RealTime IT News

IBM's Net Income up 28%

IBM is no doubt all smiles today after announcing fourth quarter earnings of $2.7 billion, or diluted earnings per share of $1.48, compared to $2.1 billion, or $1.12 per share, during the same time a year ago. The results beat analysts' expectations and represented a 28 percent increase from the same period a year ago.

Revenues were $25.6 billion, up 6 percent from the $24.2 billion it took in during the 1999 fourth quarter.

For the year, IBM said its diluted earnings per common share increased by 19 percent to $4.44, and that net income totaled $8.1 billion, a 16 percent increase over 1999 net income of $7.7 billion, or $4.12 per common share, excluding one-time charges and the sale of one of its units. For the year, total revenue was $88.4 billion compared to $87.5 billion in 1999, up 1 percent. <

Louis Gerstner, Jr., chairman and chief executive officer, said the results flowed from momentum the company began building three years ago.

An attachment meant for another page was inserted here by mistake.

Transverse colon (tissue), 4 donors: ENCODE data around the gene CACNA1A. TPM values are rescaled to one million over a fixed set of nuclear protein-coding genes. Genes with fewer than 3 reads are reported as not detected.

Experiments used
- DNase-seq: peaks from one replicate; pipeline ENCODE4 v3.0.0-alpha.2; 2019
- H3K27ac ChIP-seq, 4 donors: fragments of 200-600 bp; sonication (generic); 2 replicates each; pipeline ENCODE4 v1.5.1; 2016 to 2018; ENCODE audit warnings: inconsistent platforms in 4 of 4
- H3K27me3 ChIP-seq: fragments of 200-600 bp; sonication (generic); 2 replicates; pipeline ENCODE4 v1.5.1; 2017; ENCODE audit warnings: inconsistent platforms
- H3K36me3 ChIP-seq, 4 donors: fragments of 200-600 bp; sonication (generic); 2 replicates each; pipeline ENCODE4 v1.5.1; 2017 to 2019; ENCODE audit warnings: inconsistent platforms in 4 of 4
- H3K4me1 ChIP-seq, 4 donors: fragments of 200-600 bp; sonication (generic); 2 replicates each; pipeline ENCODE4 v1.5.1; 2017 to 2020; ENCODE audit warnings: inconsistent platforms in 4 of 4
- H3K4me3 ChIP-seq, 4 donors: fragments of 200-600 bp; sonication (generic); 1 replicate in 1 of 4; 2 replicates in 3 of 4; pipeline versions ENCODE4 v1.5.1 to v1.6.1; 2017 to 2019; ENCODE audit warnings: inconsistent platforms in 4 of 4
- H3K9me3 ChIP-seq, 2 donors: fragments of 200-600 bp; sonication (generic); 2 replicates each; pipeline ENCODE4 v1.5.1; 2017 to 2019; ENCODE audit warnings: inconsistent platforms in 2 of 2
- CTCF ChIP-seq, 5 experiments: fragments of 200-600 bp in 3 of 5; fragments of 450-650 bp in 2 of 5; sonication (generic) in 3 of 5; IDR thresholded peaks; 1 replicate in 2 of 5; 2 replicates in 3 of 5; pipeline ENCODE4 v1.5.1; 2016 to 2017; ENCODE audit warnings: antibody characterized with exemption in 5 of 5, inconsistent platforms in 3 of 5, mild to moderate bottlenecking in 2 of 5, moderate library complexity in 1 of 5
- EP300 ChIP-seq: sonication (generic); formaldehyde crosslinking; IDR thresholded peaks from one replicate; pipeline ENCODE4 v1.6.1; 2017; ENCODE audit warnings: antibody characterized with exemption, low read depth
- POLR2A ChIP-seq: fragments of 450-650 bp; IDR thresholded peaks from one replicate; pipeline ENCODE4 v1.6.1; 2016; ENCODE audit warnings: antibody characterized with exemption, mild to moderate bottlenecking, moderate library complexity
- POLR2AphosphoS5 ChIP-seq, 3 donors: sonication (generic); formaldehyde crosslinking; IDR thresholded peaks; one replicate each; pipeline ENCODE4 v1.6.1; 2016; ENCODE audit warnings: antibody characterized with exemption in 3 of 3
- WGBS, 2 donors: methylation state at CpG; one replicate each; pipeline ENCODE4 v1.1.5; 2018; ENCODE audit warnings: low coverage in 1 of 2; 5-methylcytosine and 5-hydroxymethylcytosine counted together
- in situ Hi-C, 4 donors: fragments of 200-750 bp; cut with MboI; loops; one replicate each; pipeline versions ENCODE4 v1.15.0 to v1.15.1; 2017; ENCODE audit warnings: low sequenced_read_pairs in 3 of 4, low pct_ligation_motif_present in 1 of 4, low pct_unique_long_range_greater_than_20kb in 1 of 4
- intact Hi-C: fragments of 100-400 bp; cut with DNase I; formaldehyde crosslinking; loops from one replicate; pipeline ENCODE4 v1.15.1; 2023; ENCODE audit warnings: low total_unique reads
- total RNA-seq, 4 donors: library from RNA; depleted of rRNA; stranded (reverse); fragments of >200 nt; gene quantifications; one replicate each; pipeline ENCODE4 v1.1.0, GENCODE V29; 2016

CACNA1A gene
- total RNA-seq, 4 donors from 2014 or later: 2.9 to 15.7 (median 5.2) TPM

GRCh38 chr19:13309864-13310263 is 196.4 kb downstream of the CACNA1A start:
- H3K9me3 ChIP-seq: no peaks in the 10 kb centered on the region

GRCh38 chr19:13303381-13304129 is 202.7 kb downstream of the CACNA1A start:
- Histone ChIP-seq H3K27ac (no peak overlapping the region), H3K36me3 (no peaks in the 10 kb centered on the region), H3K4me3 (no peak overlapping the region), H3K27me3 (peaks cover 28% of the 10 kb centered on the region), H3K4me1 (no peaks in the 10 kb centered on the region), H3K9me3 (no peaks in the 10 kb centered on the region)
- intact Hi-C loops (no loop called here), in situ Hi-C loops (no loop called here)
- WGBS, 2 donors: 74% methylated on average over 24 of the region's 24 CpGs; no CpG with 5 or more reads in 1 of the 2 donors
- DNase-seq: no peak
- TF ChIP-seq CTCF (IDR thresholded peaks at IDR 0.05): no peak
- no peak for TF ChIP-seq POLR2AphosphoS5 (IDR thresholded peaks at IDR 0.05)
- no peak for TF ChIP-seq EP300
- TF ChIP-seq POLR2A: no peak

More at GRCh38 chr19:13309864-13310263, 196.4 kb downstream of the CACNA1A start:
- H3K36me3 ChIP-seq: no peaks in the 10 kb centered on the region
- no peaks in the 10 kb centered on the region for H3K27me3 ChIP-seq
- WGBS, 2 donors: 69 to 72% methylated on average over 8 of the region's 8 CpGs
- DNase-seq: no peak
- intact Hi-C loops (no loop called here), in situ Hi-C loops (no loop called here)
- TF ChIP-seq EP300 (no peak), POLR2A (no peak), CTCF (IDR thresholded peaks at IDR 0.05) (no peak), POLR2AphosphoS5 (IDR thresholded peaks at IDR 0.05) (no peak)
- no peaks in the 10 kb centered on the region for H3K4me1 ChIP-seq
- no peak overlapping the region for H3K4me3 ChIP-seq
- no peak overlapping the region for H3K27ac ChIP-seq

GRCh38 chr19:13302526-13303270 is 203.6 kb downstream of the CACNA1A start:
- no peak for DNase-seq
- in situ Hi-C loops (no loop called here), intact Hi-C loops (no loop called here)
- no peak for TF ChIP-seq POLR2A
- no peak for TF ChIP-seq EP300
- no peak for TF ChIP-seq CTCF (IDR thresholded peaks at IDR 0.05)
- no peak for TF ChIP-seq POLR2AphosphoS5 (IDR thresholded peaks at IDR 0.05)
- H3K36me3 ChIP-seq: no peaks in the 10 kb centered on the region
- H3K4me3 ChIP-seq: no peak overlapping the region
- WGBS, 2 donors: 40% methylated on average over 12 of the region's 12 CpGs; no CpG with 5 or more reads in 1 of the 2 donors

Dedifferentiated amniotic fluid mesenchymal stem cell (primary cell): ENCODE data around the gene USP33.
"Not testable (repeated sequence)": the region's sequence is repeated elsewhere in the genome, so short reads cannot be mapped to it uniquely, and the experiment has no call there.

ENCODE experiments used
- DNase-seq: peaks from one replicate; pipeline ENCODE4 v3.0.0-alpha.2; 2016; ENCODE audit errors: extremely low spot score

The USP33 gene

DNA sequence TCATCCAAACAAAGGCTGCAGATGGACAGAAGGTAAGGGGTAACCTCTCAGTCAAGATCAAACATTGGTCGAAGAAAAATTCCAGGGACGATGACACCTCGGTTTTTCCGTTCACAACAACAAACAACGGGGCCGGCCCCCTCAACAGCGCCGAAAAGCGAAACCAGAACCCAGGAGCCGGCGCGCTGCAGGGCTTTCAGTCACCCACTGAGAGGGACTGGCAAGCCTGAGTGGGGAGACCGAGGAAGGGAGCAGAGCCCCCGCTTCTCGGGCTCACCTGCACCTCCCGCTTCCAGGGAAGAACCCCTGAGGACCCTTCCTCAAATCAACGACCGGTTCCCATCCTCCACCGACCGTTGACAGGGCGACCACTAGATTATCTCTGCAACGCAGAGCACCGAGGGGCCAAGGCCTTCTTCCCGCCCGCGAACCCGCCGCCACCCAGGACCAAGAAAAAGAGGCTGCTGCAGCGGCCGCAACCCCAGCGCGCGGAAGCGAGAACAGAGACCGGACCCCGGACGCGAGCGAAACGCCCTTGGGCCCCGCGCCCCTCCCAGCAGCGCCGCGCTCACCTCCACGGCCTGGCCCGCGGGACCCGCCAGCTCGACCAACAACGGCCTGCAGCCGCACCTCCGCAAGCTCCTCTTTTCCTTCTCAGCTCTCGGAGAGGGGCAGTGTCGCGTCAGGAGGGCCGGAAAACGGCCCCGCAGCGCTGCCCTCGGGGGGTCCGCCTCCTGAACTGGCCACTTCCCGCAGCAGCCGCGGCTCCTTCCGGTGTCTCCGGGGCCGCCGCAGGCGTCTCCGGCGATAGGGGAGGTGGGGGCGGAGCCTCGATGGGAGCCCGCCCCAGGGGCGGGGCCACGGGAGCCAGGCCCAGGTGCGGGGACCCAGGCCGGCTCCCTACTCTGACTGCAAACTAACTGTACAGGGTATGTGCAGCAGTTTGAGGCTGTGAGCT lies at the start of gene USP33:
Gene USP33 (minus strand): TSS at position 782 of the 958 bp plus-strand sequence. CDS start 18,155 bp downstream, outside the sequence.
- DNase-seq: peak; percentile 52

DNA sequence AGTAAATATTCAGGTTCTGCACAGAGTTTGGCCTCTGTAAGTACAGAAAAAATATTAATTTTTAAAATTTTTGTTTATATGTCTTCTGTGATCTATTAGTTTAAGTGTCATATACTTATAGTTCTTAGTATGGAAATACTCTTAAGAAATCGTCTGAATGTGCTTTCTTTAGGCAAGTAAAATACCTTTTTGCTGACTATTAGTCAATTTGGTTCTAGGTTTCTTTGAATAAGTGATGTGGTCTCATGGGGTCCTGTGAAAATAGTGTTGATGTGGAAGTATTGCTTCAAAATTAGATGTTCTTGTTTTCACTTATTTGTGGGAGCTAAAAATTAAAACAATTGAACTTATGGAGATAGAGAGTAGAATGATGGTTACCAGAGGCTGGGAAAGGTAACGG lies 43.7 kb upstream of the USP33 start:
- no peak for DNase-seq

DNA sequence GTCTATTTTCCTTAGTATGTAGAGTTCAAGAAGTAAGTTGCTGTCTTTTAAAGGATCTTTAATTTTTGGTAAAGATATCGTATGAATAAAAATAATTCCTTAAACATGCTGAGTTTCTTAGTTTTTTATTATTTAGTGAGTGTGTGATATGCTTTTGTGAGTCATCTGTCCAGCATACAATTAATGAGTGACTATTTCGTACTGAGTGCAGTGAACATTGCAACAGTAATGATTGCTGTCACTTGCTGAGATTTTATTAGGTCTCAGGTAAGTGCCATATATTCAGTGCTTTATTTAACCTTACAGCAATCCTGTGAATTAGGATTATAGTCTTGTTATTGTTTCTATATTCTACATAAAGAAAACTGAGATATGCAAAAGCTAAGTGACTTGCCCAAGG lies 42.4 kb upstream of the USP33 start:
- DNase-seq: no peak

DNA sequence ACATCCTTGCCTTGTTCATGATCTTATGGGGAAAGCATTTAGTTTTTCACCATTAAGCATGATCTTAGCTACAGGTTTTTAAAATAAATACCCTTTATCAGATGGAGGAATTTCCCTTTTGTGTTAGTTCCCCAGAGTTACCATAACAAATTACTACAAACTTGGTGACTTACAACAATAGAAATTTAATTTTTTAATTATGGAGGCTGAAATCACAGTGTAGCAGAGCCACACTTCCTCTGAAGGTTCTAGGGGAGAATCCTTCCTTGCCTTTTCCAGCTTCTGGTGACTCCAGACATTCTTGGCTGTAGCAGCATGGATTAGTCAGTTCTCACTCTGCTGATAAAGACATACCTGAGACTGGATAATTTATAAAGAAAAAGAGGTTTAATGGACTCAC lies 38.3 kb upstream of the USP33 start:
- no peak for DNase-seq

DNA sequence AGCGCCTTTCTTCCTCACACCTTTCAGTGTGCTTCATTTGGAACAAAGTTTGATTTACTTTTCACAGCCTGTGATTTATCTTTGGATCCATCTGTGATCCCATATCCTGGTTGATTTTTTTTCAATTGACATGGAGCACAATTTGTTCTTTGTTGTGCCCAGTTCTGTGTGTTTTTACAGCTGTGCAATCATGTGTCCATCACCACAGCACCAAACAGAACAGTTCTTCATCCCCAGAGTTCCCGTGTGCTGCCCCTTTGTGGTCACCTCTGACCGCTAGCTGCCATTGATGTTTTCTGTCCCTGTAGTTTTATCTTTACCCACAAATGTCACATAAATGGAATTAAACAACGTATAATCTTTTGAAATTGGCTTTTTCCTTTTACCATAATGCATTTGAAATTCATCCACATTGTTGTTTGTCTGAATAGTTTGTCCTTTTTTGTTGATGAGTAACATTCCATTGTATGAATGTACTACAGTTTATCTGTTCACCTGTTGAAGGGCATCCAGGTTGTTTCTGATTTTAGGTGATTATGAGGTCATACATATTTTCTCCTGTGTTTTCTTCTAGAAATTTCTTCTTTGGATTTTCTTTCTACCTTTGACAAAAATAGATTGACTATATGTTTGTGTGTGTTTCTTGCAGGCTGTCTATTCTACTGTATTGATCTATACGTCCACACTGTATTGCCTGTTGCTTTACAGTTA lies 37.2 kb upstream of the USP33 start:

"Those strategies start with three premises: the marketplace is increasingly driven by services and solutions, not products; the marketplace is now driven by powerful, scalable servers, not PCs; and success will require open, heterogeneous platforms," Gerstner said.

He's not kidding about the services part. The Armonk, NY-based company (and the largest technology company in New York City) said although last year arrived amid a dot-com mania and a proliferation of boutique Internet services companies, IBM stayed focused on its own consulting services strategies. The division ended the year with a backlog of $85 billion, up from $60 billion at the end of 1999.

The Year 2000 code freeze that swept across corporate America by the end of 1999 was felt in some of IBM's divisions, including the sale of the IBM Global Network division to AT&T in 1999. Software revenues were $3.6 billion, down 1 percent of the same quarter a year ago; helping to mute the Y2K effect somewhat was growth in its middleware segment, especially in database and Web-management software.

Hardware revenues were up 10 percent to $11.4 billion from fourth quarter 1999, helped in part by strong sales among its UNIX-type servers. Storage revenues also helped boost that growth as well.